A UK MAGBOOK has been criticised for allegedly directing users to Kodi extensions that can be used to access illegal content.
'The Complete Guide To Kodi', from UK-based Dennis Publishing, has been drubbed by the Federation Against Copyright Theft (FACT) who are said to be working with City of London Police's Intellectual Property Crime Unit (PIPCU).
"We are fully aware of this magazine and have already been in communication with Dennis Publishing regarding our concerns that it signposts consumers to copyright-infringing add-ons," said Kieron Sharp, Chief Executive of FACT to the BBC.
Although the 'Magbook' warns repeatedly of the dangers of piracy and that it is illegal, it nevertheless repeatedly points to how to find such content anyway, which could still be seen as antagonism of the law, depending on the judge.
Two of the add-ons listed are on a blacklist curated by Kodi itself which is keen to distance itself from piracy.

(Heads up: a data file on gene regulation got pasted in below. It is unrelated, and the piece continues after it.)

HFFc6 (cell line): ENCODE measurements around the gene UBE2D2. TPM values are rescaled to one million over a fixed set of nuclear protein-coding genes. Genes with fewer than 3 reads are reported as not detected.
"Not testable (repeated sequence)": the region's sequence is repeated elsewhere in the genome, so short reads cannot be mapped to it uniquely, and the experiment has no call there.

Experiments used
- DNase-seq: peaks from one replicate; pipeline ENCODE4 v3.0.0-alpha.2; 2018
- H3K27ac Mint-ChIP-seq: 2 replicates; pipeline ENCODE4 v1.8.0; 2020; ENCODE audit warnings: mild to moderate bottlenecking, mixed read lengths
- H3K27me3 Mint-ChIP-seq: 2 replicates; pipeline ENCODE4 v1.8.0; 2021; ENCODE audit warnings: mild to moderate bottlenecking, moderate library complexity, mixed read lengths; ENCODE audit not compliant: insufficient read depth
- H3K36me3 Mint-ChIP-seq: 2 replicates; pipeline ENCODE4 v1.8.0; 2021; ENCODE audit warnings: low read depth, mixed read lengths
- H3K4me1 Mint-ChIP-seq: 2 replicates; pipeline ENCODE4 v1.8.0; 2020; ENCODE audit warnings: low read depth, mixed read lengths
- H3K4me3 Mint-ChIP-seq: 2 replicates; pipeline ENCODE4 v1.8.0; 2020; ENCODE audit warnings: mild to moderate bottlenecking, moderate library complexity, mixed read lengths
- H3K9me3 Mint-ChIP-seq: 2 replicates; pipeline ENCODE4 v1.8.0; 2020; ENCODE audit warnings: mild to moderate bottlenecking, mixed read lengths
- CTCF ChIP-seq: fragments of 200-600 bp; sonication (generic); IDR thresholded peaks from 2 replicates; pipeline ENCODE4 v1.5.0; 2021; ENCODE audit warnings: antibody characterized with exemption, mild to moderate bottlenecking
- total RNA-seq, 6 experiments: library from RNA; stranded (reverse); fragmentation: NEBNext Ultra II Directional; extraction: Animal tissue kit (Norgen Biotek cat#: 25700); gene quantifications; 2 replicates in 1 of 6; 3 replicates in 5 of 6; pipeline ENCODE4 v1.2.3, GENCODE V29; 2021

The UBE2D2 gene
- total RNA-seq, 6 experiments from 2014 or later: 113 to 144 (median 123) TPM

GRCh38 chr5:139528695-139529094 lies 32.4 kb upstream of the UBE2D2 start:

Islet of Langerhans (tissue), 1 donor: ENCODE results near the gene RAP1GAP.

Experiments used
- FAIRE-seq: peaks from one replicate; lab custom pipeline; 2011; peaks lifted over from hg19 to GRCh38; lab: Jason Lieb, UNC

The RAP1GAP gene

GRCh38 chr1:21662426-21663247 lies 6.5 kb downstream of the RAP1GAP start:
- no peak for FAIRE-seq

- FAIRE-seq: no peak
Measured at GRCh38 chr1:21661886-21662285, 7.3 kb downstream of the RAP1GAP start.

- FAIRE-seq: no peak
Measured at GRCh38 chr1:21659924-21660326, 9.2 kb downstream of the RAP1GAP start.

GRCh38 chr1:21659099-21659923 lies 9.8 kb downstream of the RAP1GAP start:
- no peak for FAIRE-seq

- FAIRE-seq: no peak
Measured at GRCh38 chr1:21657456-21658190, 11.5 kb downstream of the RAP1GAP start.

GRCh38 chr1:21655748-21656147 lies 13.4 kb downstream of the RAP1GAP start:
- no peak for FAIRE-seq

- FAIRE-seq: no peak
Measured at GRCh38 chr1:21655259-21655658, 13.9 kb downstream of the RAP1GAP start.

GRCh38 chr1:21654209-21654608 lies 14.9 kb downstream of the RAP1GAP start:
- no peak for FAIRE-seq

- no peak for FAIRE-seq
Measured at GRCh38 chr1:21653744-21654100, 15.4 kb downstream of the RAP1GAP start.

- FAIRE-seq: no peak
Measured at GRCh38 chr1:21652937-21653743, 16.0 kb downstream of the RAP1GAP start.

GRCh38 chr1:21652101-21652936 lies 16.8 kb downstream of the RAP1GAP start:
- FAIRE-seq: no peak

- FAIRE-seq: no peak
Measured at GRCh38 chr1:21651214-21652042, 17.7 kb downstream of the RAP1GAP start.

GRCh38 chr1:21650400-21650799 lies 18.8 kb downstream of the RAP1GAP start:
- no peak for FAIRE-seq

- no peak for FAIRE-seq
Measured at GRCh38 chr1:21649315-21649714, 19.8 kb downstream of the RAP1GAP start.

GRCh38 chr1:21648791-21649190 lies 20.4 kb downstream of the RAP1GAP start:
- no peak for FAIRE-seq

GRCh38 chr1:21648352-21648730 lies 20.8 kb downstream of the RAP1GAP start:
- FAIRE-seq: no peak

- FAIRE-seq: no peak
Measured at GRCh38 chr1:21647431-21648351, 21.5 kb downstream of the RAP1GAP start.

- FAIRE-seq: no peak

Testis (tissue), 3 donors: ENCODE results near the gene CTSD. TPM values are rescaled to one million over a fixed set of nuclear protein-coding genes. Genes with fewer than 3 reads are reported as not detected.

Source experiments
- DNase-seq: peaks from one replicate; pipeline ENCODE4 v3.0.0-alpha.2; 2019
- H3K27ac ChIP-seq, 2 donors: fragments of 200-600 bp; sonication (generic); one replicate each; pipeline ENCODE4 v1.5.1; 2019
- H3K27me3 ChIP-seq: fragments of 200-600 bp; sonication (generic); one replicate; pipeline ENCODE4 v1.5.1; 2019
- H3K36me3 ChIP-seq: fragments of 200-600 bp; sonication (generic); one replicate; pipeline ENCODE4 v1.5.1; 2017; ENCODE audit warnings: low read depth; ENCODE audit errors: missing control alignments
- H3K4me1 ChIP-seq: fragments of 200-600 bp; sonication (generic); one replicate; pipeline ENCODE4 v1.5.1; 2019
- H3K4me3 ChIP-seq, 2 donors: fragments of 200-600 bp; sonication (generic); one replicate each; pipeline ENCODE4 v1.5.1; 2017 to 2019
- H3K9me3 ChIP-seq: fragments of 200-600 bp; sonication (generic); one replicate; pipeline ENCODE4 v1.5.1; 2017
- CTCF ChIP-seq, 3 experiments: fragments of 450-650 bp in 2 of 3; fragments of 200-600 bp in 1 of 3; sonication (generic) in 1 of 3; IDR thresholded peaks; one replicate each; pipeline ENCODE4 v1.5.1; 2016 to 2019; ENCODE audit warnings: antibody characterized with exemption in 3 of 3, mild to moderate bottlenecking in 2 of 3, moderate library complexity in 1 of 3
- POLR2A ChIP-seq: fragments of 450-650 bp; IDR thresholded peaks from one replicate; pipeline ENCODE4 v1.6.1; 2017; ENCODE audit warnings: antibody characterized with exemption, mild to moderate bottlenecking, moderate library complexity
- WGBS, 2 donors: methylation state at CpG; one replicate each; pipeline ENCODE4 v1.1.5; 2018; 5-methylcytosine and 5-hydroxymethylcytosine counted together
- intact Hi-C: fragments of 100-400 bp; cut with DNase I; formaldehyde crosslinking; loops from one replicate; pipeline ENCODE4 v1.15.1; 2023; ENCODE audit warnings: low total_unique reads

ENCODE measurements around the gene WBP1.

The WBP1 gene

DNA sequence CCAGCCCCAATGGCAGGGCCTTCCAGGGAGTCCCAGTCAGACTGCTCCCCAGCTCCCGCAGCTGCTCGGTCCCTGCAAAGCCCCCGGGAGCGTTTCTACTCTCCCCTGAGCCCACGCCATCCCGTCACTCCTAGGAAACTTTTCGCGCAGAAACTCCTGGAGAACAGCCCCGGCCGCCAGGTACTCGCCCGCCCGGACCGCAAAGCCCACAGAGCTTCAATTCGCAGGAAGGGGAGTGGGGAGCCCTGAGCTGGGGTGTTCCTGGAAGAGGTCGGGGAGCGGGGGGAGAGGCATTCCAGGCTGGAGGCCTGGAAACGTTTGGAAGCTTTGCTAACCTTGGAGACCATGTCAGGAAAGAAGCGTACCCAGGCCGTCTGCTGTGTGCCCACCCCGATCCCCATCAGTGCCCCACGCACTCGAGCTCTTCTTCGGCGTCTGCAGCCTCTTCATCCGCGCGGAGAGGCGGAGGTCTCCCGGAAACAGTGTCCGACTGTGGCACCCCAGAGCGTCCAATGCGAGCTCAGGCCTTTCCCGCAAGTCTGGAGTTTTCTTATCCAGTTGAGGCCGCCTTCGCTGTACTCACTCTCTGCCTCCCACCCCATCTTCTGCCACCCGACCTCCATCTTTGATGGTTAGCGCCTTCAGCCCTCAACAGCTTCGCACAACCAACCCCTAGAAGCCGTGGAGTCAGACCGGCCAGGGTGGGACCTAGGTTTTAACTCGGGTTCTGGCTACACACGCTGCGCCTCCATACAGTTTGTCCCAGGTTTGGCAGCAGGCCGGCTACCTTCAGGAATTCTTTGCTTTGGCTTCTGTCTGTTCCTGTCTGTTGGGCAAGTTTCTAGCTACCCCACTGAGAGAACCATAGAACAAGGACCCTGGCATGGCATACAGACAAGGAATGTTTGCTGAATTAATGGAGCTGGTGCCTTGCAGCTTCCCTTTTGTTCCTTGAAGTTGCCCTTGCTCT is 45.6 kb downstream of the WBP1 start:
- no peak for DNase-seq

"I am a bit surprised anyone is still selling a magazine like this physically, given all the lawsuits and the recent EU court decision," said Nate Bentzen, Kodi's community and project manager.
‘Magbooks' are a recently new phenomenon, usually made from revised and expanded articles from a publishing house on a particular topic, bunched together on higher quality paper and sold without adverts, with the intention of being kept for reference.
It is quite possible therefore that much of this information comes from articles that predate the recent court rulings over Kodi and arrests of suppliers of so-called "fully-loaded' Kodi-powered boxes. Amazon has also said it will destroy all inventory of such boxes.
We've contacted Dennis, which publishes titles including Computer Shopper, Web User and PC Pro for comment but are yet to receive a reply. µ
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